The Canadian Jewish News has a good story about Shani Boianjiu, the new literary phenom whose recent novel, The People of Forever Are Not Afraid (Random House), tracks several young women throughout and in the aftermath of their service in the Israeli Defense Forces. Boianjiu, 25, has already been published in the New Yorker and received the U.S. National Book Foundation’s Top 5 Under 35 Award in 2011. Her book has garnered plenty of critical attention, mostly positive, and has apparently already managed to offend both pro-Israeli and pro-Palestinian readers – always a good sign, as the author herself acknowledges in the interview.
Boianjiu is now facing the interesting challenge of creating, in collaboration with a translator, a Hebrew translation for her book, originally written in English:
Some of the charm in the book is the way the English words are used, she said. “You have to find different ways to convey the same type of playfulness.” She said she’s a bit nervous for the Hebrew translation’s release, mostly because she is embarrassed to have her family and friends read it.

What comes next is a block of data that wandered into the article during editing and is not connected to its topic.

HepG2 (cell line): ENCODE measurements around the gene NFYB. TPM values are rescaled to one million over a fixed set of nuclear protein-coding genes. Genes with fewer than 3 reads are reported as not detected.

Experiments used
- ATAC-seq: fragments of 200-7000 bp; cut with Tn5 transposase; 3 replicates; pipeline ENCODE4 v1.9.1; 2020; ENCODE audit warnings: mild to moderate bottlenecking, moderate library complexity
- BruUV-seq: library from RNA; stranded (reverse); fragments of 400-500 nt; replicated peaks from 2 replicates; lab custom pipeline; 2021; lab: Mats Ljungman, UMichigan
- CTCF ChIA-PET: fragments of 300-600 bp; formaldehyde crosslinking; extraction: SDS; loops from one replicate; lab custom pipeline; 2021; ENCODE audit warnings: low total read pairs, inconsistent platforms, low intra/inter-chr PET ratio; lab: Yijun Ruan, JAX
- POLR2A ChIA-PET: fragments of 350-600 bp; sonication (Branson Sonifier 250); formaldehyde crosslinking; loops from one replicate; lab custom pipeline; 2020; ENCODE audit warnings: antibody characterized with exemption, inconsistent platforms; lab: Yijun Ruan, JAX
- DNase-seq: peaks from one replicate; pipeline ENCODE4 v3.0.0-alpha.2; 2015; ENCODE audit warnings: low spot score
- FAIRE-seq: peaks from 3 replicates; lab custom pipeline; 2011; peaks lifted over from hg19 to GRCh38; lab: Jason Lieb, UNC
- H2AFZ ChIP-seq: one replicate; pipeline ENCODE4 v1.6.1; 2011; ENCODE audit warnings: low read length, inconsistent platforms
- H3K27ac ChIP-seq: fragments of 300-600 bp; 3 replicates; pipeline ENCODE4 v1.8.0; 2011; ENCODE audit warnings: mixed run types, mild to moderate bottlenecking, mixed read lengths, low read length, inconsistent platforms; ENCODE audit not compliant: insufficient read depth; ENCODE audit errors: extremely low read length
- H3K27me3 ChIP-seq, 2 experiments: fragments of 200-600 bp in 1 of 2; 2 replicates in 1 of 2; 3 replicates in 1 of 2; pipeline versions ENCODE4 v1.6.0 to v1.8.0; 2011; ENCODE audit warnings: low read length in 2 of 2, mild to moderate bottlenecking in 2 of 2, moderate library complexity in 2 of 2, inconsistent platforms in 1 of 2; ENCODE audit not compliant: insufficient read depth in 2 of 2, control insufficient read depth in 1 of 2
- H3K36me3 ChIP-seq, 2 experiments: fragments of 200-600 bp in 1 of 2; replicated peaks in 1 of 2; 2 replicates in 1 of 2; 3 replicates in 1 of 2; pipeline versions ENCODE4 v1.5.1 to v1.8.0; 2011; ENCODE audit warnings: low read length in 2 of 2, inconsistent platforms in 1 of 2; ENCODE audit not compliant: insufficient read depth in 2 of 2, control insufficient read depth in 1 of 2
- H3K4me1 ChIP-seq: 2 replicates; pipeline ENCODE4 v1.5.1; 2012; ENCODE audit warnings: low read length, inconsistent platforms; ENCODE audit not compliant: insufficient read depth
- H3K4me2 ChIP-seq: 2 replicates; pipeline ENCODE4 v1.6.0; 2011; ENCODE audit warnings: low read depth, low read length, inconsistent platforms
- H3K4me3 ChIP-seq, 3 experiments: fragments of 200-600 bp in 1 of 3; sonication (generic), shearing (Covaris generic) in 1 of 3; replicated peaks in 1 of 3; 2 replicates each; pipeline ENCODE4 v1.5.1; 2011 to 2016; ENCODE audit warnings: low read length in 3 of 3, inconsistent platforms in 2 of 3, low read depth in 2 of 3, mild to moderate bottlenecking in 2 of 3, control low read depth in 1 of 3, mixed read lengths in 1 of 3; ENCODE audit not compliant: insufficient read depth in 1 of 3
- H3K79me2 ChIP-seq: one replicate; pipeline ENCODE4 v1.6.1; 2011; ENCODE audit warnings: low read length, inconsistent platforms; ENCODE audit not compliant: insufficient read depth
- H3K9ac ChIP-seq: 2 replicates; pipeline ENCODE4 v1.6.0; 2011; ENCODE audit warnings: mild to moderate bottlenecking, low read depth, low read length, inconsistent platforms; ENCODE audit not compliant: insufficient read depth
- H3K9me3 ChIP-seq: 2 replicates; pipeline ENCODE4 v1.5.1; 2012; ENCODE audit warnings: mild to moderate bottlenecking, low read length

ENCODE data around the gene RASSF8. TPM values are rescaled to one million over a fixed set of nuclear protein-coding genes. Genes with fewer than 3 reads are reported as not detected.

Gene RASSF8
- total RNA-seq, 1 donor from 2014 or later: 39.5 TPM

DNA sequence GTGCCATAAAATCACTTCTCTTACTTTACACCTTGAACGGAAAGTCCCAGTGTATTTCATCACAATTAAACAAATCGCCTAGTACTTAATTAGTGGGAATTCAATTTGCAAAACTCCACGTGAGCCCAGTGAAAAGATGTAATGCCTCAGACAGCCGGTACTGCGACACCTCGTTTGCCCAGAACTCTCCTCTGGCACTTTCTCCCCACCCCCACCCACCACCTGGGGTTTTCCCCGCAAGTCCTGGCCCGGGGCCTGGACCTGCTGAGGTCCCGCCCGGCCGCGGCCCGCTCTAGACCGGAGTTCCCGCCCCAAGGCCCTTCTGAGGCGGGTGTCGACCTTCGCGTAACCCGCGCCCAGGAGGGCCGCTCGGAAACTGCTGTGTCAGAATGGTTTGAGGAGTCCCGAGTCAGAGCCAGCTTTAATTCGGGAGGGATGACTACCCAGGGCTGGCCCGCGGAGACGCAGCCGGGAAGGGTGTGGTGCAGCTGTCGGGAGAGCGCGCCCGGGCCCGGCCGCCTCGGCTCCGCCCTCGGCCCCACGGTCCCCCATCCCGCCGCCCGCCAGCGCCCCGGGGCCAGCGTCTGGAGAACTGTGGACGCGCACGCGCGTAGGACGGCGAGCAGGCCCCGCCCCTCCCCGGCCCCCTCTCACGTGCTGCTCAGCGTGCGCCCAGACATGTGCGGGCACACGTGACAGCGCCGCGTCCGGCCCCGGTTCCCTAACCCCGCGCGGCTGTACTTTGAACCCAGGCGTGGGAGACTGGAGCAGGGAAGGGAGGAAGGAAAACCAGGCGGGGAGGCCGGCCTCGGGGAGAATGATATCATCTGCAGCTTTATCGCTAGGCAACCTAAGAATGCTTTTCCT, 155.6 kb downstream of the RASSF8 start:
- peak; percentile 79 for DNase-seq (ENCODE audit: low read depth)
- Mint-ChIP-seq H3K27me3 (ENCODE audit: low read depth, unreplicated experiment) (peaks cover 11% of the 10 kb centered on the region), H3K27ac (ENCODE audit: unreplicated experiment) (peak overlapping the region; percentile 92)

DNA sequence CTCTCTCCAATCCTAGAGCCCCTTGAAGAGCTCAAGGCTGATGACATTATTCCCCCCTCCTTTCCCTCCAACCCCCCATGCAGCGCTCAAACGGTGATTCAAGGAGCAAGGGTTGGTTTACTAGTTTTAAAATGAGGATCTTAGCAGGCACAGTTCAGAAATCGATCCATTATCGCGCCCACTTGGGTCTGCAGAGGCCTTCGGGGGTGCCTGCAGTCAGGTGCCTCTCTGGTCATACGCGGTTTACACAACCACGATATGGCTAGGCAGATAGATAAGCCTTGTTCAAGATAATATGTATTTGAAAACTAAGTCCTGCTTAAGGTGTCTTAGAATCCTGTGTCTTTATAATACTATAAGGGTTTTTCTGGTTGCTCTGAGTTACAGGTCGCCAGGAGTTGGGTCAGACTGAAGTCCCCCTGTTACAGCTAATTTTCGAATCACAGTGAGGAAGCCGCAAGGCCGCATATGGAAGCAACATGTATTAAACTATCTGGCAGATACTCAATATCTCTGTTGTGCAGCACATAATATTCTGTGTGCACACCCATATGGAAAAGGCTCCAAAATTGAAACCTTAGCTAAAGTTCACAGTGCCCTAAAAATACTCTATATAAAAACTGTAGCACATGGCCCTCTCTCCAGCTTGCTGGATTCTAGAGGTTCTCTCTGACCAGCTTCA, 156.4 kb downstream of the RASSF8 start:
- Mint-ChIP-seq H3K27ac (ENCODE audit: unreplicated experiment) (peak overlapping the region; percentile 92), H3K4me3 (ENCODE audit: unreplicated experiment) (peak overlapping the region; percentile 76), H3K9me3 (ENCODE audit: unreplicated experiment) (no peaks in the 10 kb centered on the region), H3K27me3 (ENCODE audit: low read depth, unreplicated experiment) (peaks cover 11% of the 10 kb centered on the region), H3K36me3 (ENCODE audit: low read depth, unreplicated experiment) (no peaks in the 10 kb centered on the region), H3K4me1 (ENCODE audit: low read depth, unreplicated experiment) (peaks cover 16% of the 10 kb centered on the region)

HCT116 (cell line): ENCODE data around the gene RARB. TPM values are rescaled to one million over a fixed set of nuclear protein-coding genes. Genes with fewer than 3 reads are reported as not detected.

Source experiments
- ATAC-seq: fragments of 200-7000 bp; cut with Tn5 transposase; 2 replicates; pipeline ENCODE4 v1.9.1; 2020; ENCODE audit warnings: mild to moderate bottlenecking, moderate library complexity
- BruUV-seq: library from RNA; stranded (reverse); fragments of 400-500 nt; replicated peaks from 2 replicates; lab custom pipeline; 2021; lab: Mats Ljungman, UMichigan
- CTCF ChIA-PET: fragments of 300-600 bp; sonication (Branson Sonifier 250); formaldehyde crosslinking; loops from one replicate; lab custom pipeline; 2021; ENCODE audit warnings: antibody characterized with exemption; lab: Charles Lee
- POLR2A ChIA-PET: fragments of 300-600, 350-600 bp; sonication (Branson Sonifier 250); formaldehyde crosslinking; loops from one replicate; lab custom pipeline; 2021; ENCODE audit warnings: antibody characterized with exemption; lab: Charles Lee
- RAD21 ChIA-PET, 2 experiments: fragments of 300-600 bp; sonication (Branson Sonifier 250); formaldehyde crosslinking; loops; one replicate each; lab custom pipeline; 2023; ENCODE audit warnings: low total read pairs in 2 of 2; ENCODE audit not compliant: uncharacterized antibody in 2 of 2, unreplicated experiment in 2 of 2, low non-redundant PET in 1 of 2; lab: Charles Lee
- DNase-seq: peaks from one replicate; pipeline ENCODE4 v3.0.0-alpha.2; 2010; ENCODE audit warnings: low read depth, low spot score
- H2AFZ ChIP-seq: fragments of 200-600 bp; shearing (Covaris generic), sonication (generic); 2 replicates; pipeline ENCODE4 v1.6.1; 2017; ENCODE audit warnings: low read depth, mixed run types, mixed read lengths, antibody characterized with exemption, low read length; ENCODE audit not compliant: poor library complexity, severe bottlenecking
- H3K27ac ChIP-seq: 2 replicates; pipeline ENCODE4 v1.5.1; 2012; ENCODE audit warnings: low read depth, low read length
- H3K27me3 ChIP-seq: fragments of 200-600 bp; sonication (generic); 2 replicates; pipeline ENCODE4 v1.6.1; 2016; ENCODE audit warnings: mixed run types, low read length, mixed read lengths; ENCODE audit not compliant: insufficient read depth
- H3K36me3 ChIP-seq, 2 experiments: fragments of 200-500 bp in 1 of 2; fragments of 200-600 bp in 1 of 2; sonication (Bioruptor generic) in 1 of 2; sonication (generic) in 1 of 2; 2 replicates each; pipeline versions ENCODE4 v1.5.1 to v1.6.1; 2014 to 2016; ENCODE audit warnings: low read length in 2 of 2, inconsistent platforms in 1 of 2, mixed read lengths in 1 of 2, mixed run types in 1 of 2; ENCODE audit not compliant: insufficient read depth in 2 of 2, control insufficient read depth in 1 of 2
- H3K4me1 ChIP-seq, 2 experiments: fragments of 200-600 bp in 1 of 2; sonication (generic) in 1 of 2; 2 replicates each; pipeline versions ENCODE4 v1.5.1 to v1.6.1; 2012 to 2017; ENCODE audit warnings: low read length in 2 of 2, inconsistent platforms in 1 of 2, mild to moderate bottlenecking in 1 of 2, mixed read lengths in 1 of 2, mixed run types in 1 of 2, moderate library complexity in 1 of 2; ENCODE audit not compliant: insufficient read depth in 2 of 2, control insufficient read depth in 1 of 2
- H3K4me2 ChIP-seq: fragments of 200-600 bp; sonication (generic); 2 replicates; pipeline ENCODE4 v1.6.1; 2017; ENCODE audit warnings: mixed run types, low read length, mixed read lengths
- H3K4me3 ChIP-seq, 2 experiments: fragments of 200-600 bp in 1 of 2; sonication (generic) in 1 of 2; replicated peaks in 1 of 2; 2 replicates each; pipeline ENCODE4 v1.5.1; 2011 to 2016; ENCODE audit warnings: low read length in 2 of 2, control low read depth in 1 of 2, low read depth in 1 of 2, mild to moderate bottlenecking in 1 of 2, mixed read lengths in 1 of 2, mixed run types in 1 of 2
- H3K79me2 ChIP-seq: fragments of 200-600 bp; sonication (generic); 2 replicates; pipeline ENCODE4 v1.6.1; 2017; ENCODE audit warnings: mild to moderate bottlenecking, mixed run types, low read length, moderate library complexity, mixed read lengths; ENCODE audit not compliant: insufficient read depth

I’m also intrigued by the critiques leveled against her for the portrayal of men in her story, described as “almost incidental characters, just there for the women’s pleasure, and many of them die early and violently.” I can see how that might be offensive, since I can’t think of a single literary or artistic work where the women are the incidental providers of male pleasure, conveniently disposed of through early, gory deaths – can you?